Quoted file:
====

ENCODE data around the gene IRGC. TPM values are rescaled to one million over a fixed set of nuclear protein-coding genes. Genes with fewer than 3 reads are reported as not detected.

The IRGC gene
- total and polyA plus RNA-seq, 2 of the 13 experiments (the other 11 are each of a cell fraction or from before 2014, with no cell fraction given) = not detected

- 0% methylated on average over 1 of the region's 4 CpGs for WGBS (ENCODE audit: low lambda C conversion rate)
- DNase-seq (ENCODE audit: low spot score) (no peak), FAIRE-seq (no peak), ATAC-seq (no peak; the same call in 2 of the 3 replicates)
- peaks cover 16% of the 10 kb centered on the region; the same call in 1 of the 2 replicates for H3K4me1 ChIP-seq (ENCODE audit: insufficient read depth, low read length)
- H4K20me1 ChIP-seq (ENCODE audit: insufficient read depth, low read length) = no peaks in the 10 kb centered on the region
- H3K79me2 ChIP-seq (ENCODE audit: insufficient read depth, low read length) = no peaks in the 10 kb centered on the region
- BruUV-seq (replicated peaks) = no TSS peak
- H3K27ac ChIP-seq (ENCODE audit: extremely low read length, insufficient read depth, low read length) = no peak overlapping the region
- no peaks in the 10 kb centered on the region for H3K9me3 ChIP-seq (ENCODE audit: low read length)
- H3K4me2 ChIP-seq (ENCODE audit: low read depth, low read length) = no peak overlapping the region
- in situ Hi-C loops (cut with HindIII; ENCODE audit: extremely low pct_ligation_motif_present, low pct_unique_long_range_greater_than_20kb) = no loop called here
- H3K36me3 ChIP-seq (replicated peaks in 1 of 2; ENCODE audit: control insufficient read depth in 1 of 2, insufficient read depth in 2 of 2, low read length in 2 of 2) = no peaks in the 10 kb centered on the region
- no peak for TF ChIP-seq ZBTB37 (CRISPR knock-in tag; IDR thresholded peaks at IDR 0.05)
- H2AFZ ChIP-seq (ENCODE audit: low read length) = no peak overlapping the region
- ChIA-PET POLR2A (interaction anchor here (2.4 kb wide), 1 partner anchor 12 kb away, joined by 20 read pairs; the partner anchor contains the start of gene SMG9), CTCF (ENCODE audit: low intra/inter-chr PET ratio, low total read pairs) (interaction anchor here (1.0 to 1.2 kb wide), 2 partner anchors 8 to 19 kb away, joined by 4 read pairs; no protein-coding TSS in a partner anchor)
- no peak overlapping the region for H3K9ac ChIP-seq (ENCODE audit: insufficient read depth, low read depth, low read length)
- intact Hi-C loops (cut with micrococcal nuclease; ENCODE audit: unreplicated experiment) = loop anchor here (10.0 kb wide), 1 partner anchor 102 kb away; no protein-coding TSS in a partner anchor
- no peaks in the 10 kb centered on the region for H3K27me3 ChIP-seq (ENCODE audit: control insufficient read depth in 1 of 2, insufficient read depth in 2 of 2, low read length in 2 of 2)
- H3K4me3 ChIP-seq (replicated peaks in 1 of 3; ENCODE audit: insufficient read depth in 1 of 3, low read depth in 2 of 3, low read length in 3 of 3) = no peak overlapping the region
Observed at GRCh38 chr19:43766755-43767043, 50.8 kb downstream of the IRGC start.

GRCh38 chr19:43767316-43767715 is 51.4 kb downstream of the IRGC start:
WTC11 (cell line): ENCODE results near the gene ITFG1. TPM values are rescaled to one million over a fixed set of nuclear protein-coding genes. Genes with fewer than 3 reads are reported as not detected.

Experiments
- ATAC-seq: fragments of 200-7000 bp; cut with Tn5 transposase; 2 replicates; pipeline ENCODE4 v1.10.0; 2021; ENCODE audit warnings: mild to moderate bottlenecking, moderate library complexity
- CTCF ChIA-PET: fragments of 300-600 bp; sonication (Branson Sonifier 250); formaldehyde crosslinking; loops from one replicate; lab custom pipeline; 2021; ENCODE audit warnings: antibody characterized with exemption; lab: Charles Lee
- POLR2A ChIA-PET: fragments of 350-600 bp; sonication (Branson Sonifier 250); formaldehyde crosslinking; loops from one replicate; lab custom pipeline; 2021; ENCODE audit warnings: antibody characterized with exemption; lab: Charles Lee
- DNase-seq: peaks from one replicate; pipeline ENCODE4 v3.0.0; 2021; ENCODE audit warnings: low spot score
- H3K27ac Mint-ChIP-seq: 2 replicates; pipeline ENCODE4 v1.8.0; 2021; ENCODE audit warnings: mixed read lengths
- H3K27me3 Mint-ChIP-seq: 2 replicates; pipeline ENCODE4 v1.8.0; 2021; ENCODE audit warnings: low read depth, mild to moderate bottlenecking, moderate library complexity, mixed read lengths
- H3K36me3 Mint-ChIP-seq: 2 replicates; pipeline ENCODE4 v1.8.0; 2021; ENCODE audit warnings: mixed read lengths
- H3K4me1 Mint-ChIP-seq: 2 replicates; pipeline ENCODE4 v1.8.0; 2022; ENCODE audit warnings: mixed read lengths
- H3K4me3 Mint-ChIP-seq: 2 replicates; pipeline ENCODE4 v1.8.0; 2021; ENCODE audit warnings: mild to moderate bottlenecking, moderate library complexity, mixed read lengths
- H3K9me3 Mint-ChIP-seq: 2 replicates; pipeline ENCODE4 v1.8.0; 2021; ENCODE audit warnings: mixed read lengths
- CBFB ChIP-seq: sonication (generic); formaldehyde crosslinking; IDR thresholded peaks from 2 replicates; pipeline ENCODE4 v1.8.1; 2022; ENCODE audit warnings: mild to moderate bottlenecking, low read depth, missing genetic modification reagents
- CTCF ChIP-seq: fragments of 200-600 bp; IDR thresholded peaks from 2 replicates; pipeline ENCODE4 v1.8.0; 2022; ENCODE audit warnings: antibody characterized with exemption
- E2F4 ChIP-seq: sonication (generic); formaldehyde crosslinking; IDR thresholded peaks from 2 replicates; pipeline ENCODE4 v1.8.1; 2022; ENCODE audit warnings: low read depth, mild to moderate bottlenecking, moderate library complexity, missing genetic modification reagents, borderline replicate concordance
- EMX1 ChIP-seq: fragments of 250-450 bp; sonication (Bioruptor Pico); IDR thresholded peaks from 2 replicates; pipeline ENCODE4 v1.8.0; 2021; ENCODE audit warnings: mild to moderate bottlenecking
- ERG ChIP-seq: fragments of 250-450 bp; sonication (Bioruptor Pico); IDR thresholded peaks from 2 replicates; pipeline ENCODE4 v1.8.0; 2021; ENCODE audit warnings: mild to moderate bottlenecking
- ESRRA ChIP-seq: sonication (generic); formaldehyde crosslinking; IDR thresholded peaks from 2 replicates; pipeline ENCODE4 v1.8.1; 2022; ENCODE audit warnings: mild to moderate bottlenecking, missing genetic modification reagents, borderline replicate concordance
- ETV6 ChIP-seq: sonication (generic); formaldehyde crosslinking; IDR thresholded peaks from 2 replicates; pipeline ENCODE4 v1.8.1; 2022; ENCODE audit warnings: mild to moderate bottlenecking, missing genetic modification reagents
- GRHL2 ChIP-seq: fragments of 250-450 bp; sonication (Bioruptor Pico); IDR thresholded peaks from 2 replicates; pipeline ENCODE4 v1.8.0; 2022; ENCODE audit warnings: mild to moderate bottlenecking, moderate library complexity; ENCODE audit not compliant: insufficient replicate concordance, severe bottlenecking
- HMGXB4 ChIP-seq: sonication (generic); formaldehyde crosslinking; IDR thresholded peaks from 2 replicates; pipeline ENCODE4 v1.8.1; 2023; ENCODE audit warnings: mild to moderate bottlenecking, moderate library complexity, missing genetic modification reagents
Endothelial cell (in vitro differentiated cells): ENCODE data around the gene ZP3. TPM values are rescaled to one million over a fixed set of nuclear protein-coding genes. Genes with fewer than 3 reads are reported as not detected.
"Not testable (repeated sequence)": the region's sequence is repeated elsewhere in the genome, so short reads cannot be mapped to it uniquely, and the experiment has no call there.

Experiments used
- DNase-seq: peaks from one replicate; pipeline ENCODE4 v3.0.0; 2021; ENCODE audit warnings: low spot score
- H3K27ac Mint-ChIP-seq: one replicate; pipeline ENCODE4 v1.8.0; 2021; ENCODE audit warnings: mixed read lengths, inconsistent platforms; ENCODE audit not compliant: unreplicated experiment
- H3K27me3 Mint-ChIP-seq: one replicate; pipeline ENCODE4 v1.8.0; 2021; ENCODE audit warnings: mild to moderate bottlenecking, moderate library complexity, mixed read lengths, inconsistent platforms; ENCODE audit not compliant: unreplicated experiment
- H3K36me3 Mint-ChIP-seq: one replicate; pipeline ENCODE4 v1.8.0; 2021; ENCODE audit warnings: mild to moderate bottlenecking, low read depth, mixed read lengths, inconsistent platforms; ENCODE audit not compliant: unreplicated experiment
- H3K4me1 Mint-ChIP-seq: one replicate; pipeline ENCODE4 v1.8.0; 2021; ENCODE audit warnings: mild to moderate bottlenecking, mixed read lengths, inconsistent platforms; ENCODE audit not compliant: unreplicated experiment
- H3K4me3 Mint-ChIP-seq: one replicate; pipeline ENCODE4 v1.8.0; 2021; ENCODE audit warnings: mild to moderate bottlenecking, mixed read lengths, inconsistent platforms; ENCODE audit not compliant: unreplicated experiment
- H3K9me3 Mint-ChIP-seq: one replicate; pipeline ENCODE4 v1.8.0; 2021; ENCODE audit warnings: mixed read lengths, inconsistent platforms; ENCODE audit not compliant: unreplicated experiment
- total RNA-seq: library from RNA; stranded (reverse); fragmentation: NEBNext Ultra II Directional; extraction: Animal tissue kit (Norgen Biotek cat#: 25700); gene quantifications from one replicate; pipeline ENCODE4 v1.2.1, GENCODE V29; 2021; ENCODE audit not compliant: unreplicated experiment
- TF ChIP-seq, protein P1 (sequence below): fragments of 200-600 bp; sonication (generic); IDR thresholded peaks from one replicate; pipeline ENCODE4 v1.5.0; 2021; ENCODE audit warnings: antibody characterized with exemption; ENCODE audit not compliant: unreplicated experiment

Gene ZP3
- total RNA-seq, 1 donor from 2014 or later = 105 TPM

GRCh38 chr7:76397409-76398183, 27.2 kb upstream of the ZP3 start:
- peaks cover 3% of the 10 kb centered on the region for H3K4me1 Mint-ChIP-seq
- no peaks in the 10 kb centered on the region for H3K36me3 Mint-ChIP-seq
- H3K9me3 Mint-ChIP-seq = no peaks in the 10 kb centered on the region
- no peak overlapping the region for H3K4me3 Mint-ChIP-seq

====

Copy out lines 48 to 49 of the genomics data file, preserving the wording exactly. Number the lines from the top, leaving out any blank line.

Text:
- DNase-seq: peaks from one replicate; pipeline ENCODE4 v3.0.0; 2021; ENCODE audit warnings: low spot score
- H3K27ac Mint-ChIP-seq: one replicate; pipeline ENCODE4 v1.8.0; 2021; ENCODE audit warnings: mixed read lengths, inconsistent platforms; ENCODE audit not compliant: unreplicated experiment